One of the things Farley feels will benefit economic development efforts in Pickens County, whether through the commerce park or other sites, is the workforce development and Scholar Technician programs.
“That probably is helping to generate strong activity in us because the marketplace skills in Pickens County is on the fast curve of bridging the skills gap in the U.S. and generating a technology committed workforce required for a STEM marketplace,” Farley said.
Workforce development is defined as attempting to enhance the economic stability and prosperity of a region by focusing on people rather than businesses. The Pickens County Scholar Technician is the student who excels in the classroom Monday through Friday as well as through extracurricular activities and, through course of study, learns and develops technical skills required in today’s advanced manufacturing environment.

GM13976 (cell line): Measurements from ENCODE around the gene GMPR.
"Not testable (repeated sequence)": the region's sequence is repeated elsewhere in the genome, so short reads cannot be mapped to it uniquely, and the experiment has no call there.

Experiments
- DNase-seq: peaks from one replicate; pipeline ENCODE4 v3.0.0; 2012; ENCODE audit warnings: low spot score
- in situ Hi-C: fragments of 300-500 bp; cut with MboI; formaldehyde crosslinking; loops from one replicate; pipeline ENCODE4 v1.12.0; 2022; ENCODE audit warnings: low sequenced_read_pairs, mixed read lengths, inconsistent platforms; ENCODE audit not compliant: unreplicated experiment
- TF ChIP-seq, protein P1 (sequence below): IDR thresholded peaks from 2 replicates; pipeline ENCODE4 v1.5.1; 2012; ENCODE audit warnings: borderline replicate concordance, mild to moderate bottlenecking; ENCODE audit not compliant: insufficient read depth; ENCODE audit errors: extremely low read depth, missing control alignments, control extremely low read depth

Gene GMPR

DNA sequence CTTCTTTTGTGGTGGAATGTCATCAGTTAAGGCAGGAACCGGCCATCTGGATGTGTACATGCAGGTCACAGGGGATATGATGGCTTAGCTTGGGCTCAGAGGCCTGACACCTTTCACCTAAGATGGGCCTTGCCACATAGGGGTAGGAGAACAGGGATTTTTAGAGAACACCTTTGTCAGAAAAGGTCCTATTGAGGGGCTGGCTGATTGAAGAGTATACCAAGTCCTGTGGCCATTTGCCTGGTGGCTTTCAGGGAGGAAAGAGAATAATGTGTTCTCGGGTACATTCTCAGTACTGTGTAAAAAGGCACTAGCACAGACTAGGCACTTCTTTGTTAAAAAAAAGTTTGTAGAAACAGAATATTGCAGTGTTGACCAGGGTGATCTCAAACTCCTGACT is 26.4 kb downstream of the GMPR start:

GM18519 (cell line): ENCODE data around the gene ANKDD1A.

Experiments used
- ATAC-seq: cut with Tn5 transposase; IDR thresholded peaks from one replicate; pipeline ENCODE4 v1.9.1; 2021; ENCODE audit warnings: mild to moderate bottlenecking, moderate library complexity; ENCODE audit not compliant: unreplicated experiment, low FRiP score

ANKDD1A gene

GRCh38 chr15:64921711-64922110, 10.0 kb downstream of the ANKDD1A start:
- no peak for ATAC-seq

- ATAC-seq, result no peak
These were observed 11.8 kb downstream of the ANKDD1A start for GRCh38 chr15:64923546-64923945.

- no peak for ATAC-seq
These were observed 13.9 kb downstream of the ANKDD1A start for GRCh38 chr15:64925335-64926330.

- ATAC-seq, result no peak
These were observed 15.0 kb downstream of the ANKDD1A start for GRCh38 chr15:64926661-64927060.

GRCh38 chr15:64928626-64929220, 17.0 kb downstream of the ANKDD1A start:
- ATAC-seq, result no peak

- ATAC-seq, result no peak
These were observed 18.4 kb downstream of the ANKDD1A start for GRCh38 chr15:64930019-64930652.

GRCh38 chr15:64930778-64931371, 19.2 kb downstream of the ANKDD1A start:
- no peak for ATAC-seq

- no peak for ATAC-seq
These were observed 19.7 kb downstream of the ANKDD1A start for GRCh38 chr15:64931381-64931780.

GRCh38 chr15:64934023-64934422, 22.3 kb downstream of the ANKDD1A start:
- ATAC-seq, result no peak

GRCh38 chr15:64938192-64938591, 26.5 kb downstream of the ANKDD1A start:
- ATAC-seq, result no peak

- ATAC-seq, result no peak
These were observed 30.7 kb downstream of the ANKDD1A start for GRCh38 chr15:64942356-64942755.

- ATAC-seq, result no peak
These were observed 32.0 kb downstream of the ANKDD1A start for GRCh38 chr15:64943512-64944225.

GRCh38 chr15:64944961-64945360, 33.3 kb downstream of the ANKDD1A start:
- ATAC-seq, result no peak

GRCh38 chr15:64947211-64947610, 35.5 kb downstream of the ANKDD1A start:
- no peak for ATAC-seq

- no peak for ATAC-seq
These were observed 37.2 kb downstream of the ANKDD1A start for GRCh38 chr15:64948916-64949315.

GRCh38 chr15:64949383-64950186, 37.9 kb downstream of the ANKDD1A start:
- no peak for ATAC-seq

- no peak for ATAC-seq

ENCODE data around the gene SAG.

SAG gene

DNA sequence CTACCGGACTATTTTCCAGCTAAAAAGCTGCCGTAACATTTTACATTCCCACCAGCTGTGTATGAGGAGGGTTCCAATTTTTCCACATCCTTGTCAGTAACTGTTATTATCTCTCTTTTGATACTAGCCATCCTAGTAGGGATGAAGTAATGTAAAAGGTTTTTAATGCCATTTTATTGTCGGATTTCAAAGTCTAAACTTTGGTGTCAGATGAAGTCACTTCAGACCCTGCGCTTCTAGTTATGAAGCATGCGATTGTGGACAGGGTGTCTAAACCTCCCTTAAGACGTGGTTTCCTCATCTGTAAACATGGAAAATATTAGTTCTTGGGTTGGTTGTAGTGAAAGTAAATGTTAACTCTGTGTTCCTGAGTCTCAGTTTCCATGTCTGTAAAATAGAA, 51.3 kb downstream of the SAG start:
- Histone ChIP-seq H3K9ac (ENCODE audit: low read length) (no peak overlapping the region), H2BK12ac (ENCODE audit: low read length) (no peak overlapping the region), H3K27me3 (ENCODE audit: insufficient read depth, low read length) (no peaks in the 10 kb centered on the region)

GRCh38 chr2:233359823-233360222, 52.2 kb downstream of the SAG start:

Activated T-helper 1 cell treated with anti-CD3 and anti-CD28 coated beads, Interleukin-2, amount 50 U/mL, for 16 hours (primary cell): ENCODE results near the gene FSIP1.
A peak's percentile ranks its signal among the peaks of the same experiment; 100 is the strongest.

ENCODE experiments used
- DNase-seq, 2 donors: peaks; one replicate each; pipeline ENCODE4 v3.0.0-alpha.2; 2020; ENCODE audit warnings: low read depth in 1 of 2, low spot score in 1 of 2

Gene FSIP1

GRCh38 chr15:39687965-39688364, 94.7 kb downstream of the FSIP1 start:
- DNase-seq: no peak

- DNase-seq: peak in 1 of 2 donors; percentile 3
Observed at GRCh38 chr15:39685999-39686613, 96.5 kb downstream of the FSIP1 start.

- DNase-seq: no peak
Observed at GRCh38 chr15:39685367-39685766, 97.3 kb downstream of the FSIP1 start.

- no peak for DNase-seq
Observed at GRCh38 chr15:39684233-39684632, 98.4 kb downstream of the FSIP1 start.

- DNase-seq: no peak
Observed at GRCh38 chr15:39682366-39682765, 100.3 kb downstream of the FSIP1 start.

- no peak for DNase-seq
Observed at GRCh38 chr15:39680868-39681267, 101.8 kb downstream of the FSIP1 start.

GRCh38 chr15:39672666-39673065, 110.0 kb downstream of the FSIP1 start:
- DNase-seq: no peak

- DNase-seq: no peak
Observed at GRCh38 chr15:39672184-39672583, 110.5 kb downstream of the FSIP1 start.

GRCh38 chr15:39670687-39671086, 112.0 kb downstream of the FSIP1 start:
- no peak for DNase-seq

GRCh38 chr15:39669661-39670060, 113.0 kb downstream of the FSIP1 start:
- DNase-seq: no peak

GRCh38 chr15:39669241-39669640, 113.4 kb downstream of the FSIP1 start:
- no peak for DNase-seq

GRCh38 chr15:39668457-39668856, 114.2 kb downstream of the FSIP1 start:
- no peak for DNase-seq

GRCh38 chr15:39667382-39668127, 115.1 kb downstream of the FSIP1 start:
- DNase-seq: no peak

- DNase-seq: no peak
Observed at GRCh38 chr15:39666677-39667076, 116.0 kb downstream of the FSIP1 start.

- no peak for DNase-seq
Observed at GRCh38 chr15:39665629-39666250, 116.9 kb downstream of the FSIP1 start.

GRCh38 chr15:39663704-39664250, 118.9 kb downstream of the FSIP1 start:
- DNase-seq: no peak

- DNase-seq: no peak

Pickens County is developing its Scholar Technician program as early as kindergarten and up through two years at Tri-County Technical College.
When Farley works on attracting new business and industry to Pickens County, he can perhaps bring along Kevin Fee, president of Reliable Automatic Sprinkler Co., Inc. Fee said he was sold on South Carolina, and especially the Pickens County area, when it came to relocating the family-owned business from New York.